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An artist's impression of King's Langley school

Kajima completes first of seven priority schools

Government's latest £135 million priority schools programme to provide 8,000 school places

Posted by Stephanie Broad | September 19, 2016 | Facilities & buildings

Developer and investor Kajima has completed work on Kings Langley School, the first of seven facilities being built across Hertfordshire, Luton and Reading as part of a £135 million joint project by Kajima and Interserve.

As part of the Government’s Priority School Building Programme, the project will provide more than 8,000 pupils with seven new modern, purpose-built secondary schools, and will create a further 900 additional places for 11-18 years olds. The project is one of the first batches of schools to be funded using the government’s PF2 private finance model.  

Together with Kings Langley School, there are six other schools under the project all due for completion in the second half of this year: Bishop’s Hatfield Girls’ School in Hertfordshire, Goffs School in Hertfordshire, Longdean School in Hertfordshire, Reading Girls’ School, Stopsley High School in Bedfordshire and Westfield Academy in Hertfordshire.  

Construction work began in March 2015, assuming primary responsibility for the design and construction, as well as the facilities management and lifecycle services for the seven facilities over a 25-year concession period. Go-ahead for the redevelopment of the Kings Langley School was initially approved in 2013, to allow for an increase in student capacity and to improve the quality of the school’s facilities.   

Acting as the sample scheme, the design undertaken at the Kings Langley School has served as the template for the further six schools within the project, using a host of standard design principles to ensure that the building is both functional and flexible. Responding to tighter budgetary constraints by optimising passive environmental solutions, such as maximising the orientation of the site to enhance natural daylight and ventilation, have been central considerations which will ultimately lead to reduced operational running costs in the long term.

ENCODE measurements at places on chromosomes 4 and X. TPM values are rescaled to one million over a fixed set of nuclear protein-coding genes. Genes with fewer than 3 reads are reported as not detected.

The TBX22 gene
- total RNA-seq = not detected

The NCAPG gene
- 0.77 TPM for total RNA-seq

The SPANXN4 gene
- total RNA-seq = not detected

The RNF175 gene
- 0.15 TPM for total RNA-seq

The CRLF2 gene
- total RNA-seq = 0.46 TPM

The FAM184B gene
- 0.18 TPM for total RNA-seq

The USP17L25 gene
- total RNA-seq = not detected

The Priority School Building Programme was established in 2011 in an effort to address schools that were in the most urgent need of repair, managed by the EFA and sponsored by the Department for Education. Through the first wave of the programme, 261 schools will be fully rebuilt, or have their most urgent condition needs addressed.  

Craig Smailes, Development Manager of Kajima Partnerships, said: “The redevelopment of Kings Langley School, as well as the further six facilities where our work is ongoing, are an important step in support of the government’s efforts to address schools where the need for repairs and re-development is most urgent.  

“The project will provide nearly 9,000 pupils with first-rate, modern welcoming facilities that truly enhance the learning experience. The Kings Langley School is an excellent example of Kajima’s strong experience in not only delivering quality educational facilities but also responding to a strict facilities output specification and tight budget demanded by the EFA.”    

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